Halos rookie thinking baseball when head hits pillow

January 15th, 2024

This story was excerpted from Rhett Bollinger’s Angels Beat newsletter. To read the full newsletter, click here. And subscribe to get it regularly in your inbox.

ANAHEIM -- First baseman is not only the Angels’ No. 1 prospect, per MLB Pipeline, but he already got his first taste of the Majors and excelled as a September callup.

Schanuel, who was the No. 11 overall pick out of Florida Atlantic University in the 2023 MLB Draft in July, made it the big leagues only 40 days after he was drafted. But Schanuel, 21, proved he was ready for the quick promotion, as he posted a slash line of .275/.402/.330 with one home run and six RBIs in 29 games.

Schanuel reached base safely in all 29 games, which set a club record for a player to start a career and is tied for the third-longest streak to open a career in AL or NL history. Only Alvin Davis (47 games in 1984) and Truck Hannah (38 in 1918) had longer on-base streaks to open their careers. (Schanuel’s streak remains active.)

Schanuel recently participated in the annual MLB/MLBPA Rookie Program and said he thinks about his time in the Majors every day and is striving to improve in 2024.

“I don’t go to bed without thinking about it; I don’t wake up without thinking about it,” Schanuel said. “Everything I’ve done this offseason has reflected that with the incredible year that happened to me. And when I see friends and family, just nothing but praise from them, which is awesome, because they have my back.”

Schanuel played in just 22 games in the Minors before earning his promotion to the Majors, becoming the latest Angels player to make a fast ascent to the big leagues, joining shortstop Zach Neto and right-handers Chase Silseth, Sam Bachman, Ben Joyce and Victor Mederos.

Schanuel, who served as leadoff hitter because of his on-base prowess, said the key to his success was slowing the game down, which is usually the hardest adjustment for rookies. But the left-handed hitter made it look easy with his professional approach at the plate.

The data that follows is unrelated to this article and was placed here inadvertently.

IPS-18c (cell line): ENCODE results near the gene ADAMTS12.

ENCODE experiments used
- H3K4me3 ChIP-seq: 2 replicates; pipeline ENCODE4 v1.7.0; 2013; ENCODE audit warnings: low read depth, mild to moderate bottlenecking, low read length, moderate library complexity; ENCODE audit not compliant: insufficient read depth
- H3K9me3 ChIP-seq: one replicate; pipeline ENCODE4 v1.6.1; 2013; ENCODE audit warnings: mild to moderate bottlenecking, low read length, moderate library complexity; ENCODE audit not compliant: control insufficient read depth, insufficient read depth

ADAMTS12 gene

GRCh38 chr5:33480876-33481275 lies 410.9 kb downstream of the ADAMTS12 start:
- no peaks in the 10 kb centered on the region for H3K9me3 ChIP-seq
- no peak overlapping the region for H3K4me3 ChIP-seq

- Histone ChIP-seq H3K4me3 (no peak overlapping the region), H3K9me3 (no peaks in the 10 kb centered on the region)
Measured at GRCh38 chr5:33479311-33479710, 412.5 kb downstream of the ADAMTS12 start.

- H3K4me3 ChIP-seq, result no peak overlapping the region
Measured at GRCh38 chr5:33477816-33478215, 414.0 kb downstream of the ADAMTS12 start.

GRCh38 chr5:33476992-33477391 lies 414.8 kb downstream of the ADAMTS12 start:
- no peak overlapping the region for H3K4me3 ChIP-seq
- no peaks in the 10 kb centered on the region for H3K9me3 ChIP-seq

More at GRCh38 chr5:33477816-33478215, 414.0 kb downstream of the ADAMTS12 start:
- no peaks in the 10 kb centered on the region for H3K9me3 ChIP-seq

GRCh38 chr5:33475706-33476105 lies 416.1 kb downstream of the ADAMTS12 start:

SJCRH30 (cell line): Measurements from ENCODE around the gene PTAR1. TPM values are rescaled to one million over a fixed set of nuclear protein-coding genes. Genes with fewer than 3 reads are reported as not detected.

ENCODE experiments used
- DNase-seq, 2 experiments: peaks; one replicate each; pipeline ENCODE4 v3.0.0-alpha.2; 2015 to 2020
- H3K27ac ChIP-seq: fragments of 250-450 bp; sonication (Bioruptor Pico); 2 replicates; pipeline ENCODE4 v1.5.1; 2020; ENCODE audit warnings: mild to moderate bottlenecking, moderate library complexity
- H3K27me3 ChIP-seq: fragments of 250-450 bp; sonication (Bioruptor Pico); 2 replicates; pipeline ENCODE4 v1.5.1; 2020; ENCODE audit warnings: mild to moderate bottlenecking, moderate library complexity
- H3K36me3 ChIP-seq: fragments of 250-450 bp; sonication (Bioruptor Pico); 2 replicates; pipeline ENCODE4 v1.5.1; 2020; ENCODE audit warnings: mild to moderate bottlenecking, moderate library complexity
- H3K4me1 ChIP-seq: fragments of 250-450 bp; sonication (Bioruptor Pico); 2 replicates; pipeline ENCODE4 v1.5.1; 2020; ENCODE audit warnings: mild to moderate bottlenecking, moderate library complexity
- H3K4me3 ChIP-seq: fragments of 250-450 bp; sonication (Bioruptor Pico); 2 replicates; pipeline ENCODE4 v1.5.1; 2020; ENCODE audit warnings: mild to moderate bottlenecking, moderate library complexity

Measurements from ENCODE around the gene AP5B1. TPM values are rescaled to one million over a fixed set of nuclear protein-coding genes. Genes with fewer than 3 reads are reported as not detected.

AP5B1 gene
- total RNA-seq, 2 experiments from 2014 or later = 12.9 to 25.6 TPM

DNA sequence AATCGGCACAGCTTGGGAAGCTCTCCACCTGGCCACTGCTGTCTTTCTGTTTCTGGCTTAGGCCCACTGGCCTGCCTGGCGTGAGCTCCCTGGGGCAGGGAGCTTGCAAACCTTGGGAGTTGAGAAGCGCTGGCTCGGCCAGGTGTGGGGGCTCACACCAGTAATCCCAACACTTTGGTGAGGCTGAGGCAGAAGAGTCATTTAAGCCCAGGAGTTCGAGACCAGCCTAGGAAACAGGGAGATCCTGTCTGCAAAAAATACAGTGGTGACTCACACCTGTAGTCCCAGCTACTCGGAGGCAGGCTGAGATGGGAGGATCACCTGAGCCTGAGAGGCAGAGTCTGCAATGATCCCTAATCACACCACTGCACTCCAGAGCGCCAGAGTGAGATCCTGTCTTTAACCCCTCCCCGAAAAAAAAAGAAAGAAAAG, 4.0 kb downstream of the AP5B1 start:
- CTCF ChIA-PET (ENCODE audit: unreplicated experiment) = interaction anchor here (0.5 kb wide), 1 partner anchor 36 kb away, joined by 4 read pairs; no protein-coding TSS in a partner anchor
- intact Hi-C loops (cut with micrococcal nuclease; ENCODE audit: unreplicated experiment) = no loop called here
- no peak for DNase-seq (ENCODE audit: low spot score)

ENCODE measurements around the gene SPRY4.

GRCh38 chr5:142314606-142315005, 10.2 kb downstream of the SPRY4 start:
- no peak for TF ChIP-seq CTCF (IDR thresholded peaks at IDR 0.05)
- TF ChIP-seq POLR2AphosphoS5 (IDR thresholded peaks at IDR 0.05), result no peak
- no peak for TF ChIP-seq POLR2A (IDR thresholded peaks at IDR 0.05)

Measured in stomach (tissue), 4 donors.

“It’s the same game, but it’s faster,” Schanuel said. “Pitches are moving a little bit more. Everybody is just better. And so it’s about little accomplishments and little steps and slowing myself down -- and just learning techniques on how to perform for the game and prepare for the game.”

Schanuel knows that he needs to bring more power as a first baseman. He had only four extra-base hits in 132 big league plate appearances and will have to improve on that to be a productive corner infielder. Schanuel is projected to be the club’s starting first baseman, but the Angels also claimed Alfonso Rivas on waivers from the Guardians in December and Brandon Drury can play some first base. The Angels could also look to add a veteran first baseman-type via free agency to serve as designated hitter to try to replace Shohei Ohtani’s production.

Schanuel said he has been lifting weights and hitting in the cages four times a week this offseason in an effort to get stronger and develop more power. His average exit velocity was 85.4 mph, below the MLB average of 89 mph, per Baseball Savant. Schanuel also said he has been working on his speed. He ranked in the 36th percentile in sprint speed.

“That’s what this offseason was about for me,” Schanuel said. “I got my time in the big leagues, so now it’s about what I need to work on. I need to work on getting faster and unlocking that power with a wood bat. Just little things like that. But my time in the big leagues taught me what I need to get better at.”

Schanuel said he enjoyed his experience at the Rookie Program and enjoyed hearing from current and former Major Leaguers about what it takes to stick in the big leagues. The players at the program also learn about such off-the-field things as nutrition, dealing with the media and handling finances.

“I’ve gotten extremely good feedback from the Rookie Program,” Schanuel said. “Just listening to current pro players and all that they’ve gone through and just learning from them. It’s been tremendous for me.”